If boudoir literally means the inside of a woman's dressing room, then we want a Naeem Khan dressing room of our own, stat.

The designer told International Business Times backstage on Tuesday that he was inspired by “Cabaret” and boudoir for his Fall 2014 collection. If the bedroom-style lighting installation at the top of the runway wasn't a big enough hint, the opening look—a satin coat with gold piping we'd imagine slinking sexily off a bare shoulder—was a dead giveaway.

“The idea started from 'Cabaret.' Then we started playing with angles with geometry so it’s a modern collection,” Khan told me backstage. “It’s very boudoir chic. It’s luxury. It’s rich.”

The Indian-born designer, best known as a red carpet darling and favorite of the first lady, always has a very couture take on his collection, despite being classified as ready-to-wear evening gowns.

The standout details were textures and layers. Khan thoughtfully cut pieces of fabric and had them resown "in certain ways.” One gown with a rhinestone overlay, for example, appeared to be made of a leopard-print fabric but was actually chiffon hand-detailed with stacks of sequins to construct the spots.

His beading, which he said he's “known for,” was intricate, as always, with Deco lines of black and gold, and one red dress fused beading with a 3D hand-shirred embroidery. Some gowns were even made entirely out of beads, like two flapper-esque dresses of beaded fringe in a chevron pattern, one in a mini-silhouette and another in floor length. The most exceptional moment of the show was watching these two pieces move down the runway: Photos simply cannot do justice in comparison to seeing the show live.

“It’s very interesting as far as the textures,” he said backstage. “The fringe ... it's not just a simple fringe of beads. It’s crystals. It’s got a layer of sequins underneath.”

The designer also utilized animal feathers in an exceptional way, in hues of gold, chocolate brown, ivory and black ostrich. “I’ve actually added textures where I've taken feathers and hand dyed them to the color of the animal print,” Khan explained.

Of course, there were also some classic pieces, like a metallic draped halter dress, likely an ode to the great American designer Halston, under whom Khan trained for his first job in fashion in New York.

“The past is always the present,” Khan said, reflecting on his tenure at Halston and growing up in Mumbai, where his father and grandfather owned a textile workshop. “One of the most important lessons that I’ve learned is that you keep things clean and simple. Classic will always be in fashion.”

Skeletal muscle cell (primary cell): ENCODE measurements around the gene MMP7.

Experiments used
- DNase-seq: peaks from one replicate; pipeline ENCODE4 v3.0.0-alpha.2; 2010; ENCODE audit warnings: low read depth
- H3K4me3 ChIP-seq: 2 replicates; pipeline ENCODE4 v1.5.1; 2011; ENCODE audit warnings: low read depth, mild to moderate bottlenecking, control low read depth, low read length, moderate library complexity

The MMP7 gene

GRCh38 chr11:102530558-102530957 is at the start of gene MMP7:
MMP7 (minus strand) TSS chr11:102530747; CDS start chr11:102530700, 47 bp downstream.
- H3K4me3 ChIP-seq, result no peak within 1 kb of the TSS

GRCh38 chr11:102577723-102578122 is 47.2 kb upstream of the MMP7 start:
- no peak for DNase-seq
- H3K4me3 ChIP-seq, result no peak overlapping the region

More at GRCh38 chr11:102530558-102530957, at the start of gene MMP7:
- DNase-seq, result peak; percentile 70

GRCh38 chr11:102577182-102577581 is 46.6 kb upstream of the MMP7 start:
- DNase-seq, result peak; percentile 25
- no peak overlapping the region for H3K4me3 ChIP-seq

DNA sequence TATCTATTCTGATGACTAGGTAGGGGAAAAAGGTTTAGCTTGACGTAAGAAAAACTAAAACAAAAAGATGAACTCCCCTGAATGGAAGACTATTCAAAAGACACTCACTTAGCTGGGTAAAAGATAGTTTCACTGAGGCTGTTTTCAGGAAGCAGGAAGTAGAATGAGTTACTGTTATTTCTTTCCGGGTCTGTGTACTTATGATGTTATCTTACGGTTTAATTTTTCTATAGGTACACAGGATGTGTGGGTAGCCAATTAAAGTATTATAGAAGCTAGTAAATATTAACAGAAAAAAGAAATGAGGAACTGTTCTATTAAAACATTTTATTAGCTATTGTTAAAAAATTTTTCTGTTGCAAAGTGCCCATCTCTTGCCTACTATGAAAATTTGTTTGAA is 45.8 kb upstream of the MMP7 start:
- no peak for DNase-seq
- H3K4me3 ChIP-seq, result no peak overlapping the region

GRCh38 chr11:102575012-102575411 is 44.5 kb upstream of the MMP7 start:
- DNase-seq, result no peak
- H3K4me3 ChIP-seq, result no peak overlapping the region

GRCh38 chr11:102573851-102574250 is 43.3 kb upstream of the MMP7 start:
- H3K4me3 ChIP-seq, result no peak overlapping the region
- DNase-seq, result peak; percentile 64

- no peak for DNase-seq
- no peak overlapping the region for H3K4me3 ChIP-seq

The designer, who said he's “going to double up business this year,” added he doesn't “follow trends,” an approach that has obviously been fruitful for his brand.

“Whatever I do will last for a very long time," he said. "It’s not about making trends. It’s making classic clothes.”

It's also about always making a “red carpet moment,” a notion which helped his newly launched Naeem Khan bridal collection skyrocket in demand.

“It’s unheard of what’s happening for my bridal collection,” he said. “Business this year is almost 80 percent up because the bridal thing is just going crazy. We were going to be in 20 stores. Now we’re in 80 stores.”

Khan says his bridal collection, which launched in October, is a “different approach” than others on the market. “It’s her red carpet moment,” he said. “I’ve been known for red carpet. I don’t want frou-frou. I want you to be a rock star, a solid glamorous red carpet bride.”

The designer, whose endearing confidence borders on arrogance, said his lower-priced line for HSN, Timeless, also “keeps growing.” “I could sell a million dollars' worth of clothes in an hour,” Khan said. “It's clothes for the masses. They want Naeem Khan, so why not?”

With bridal and contemporary both flourishing, Khan is now looking to expand his brand well beyond the red carpet, though we're sure we'll see a few of his gowns soon, since Ty Hunter, Beyonce's stylist, was seated front row.

“We just signed a deal with a company to start licensing our name to different things,” Khan said. “We want to get into bags, cosmetics, fragrances. I mean imagine fragrance. Where I come from ... India is known for fragrances and I grew up with them. So, to me, my fragrance is going to be amazing.”